Lunchtime news Thursday 15 November 2014



A report into child poverty in Britain has revealed that a quarter of the country’s poorest households cannot afford to put a daily hot meal on the table for every family member. Children as young as five were so aware of their parents’ financial difficulties that they gave back money they had received from other family members to help support their household and wouldn’t ask for christmas presents for fear of adding to their parents’ burden.

The proportion of homeowners who pay more than half their salary on their mortgage has doubled in two years according to a Bank of England report. About 4.8 per cent of mortgage holders pay more than 50 per cent of their pre-tax income on mortgages, up from 2.4 in 2005, and more than one in three mortgage holders commit more than 20 per cent of their gross income to repayments.

Mervyn King, Bank of England governor has signalled that two interest rate cuts pencilled in for early next year will not be enough to stop 2015 being the toughest year in a decade. Delivering the quarterly inflation report, Mr King said that it would probably be 2016 before growth picks up and inflation is bought under control. This is bad news for the property market: ‘With house price inflation easing and commercial property prices falling, residential and commercial property investment are likely to moderate, possibly quite sharply…’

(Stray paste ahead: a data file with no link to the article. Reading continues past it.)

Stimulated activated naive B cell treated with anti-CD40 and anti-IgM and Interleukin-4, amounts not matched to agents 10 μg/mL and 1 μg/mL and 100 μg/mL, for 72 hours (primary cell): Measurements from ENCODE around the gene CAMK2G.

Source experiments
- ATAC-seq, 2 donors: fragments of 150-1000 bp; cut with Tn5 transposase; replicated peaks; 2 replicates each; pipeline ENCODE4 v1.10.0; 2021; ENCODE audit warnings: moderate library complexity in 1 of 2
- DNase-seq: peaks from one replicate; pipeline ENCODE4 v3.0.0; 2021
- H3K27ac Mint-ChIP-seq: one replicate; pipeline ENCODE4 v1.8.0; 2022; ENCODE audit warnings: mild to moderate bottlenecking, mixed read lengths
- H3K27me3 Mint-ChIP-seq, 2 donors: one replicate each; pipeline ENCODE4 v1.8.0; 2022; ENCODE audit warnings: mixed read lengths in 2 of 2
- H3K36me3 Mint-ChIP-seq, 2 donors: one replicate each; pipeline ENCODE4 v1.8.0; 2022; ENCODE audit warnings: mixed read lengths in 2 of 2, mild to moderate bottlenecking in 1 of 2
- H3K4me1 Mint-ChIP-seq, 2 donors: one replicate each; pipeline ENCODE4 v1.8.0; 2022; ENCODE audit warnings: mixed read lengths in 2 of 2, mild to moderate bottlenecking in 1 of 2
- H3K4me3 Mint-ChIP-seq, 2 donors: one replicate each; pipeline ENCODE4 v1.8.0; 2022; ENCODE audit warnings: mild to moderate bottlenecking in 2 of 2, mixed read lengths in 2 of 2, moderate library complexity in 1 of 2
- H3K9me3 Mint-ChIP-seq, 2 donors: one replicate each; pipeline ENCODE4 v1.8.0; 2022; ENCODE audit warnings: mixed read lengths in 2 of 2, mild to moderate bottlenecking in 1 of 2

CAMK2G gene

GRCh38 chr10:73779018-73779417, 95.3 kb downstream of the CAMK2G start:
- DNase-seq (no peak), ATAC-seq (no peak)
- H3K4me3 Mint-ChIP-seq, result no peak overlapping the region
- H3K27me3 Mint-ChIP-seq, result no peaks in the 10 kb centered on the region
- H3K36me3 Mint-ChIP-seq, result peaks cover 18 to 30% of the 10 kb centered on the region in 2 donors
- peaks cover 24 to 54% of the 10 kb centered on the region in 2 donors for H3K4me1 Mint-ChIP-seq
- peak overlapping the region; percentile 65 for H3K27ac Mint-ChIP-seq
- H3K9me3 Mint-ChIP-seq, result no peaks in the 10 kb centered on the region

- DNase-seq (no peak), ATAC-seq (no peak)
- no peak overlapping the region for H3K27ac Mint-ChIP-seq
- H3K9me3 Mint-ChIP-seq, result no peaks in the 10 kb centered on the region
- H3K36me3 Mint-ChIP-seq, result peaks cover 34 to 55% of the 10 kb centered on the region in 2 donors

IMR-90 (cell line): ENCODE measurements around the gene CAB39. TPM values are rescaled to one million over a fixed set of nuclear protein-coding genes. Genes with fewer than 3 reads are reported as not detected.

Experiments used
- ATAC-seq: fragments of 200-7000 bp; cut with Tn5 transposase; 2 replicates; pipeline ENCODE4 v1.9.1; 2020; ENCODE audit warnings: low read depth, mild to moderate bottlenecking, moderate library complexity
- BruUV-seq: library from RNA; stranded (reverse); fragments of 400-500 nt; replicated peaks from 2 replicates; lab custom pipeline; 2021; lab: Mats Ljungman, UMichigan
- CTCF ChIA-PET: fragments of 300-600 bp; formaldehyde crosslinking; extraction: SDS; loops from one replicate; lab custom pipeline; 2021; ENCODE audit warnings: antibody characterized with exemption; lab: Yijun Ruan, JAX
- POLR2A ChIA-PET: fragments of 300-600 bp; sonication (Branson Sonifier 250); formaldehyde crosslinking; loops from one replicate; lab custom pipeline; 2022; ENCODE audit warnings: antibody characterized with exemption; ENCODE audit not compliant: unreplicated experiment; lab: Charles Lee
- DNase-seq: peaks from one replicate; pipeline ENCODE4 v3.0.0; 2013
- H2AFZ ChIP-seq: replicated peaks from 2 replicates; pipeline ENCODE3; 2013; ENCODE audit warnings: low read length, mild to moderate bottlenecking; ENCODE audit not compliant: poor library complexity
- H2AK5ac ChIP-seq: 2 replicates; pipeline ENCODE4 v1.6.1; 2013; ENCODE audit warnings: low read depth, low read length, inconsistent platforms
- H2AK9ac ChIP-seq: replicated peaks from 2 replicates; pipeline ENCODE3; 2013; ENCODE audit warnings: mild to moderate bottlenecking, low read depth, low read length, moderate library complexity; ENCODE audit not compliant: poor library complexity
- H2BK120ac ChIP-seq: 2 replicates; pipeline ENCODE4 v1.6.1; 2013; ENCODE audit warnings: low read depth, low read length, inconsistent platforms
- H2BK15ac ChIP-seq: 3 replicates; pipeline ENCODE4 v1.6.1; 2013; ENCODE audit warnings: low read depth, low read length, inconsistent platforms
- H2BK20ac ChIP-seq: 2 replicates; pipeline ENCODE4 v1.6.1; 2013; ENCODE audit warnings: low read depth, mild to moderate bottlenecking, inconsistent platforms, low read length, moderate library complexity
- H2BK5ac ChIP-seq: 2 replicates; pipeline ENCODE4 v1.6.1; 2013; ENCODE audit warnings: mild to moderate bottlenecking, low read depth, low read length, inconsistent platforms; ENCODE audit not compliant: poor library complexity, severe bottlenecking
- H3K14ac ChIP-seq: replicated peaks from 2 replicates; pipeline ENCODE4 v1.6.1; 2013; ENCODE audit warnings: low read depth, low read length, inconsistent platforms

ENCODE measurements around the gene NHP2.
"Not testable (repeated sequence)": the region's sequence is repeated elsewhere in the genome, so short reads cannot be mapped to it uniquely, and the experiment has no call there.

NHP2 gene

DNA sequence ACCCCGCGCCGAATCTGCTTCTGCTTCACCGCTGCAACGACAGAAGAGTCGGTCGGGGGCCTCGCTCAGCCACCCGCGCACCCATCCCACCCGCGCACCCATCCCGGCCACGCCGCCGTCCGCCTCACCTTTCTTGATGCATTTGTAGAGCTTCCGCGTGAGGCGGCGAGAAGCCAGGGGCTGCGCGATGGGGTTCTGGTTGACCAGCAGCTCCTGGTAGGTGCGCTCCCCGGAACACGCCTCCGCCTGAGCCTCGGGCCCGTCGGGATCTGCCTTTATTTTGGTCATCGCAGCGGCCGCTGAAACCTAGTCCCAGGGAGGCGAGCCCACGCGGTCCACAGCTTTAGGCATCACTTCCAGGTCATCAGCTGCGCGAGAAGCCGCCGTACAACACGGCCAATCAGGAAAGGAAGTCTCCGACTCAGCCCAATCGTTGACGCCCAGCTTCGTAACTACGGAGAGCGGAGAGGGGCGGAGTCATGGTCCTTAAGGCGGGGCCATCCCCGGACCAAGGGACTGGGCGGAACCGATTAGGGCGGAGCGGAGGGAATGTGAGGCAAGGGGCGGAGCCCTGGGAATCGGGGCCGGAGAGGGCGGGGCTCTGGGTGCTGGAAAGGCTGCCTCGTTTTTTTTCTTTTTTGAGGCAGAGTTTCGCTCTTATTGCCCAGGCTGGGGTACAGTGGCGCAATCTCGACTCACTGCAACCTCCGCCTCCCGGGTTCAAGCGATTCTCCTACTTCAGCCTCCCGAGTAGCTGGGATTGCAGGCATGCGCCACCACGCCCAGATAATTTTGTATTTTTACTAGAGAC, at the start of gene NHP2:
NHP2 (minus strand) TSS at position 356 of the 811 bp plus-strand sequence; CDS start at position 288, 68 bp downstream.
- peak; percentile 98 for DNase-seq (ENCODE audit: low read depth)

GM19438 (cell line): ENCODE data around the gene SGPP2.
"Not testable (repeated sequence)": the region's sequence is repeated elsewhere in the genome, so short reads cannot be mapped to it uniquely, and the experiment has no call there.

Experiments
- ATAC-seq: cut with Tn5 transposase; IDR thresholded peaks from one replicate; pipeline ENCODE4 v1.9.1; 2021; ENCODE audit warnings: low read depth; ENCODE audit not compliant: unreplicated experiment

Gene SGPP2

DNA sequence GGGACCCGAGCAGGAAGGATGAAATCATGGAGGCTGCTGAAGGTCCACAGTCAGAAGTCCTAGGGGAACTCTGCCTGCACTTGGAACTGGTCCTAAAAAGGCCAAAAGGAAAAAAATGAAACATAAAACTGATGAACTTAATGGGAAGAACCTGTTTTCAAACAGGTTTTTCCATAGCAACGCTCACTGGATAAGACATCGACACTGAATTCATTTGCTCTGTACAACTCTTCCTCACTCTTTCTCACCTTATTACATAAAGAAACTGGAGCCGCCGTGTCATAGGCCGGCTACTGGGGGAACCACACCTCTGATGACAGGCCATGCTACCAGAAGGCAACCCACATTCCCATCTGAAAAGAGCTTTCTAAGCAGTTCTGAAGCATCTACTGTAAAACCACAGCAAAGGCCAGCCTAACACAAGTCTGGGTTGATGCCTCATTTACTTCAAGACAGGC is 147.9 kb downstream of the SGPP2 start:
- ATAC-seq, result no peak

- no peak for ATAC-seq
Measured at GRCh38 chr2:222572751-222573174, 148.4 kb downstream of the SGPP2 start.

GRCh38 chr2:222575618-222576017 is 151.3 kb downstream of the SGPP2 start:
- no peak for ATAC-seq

John Swinney, finance secretary of the Scottish National Party announced his first budget yesterday, and immediately came under fire from campaigners to the south including the Taxpayers’ Alliance. Announcing a deal to freeze council tax rates for the next three years, Mr Swinney said Scottish councils will receive £34.7 billion from central government or ‘adequate funding’ to freeze tax rates. A Taxpayers’ Alliance spokesperson said that this ‘was yet another example of how Scotland gets away with having fantastic public services that are funded from the pocket of English taxpayers’. Also announced was a £1.6 billion investment in housing and regeneration and a £1.47 billion deal over three years for new social housing.

And finally Pinewood Shepperton, owner of the film studios, have sought planning permission for a significant extension to its UK site. The proposal includes a collection of TV and film locations and a residential development of between 2,000 and 2,250 homes. Pinewood hopes that the project will create a sustainable community that would contribute to reducing the housing shortage in the South East.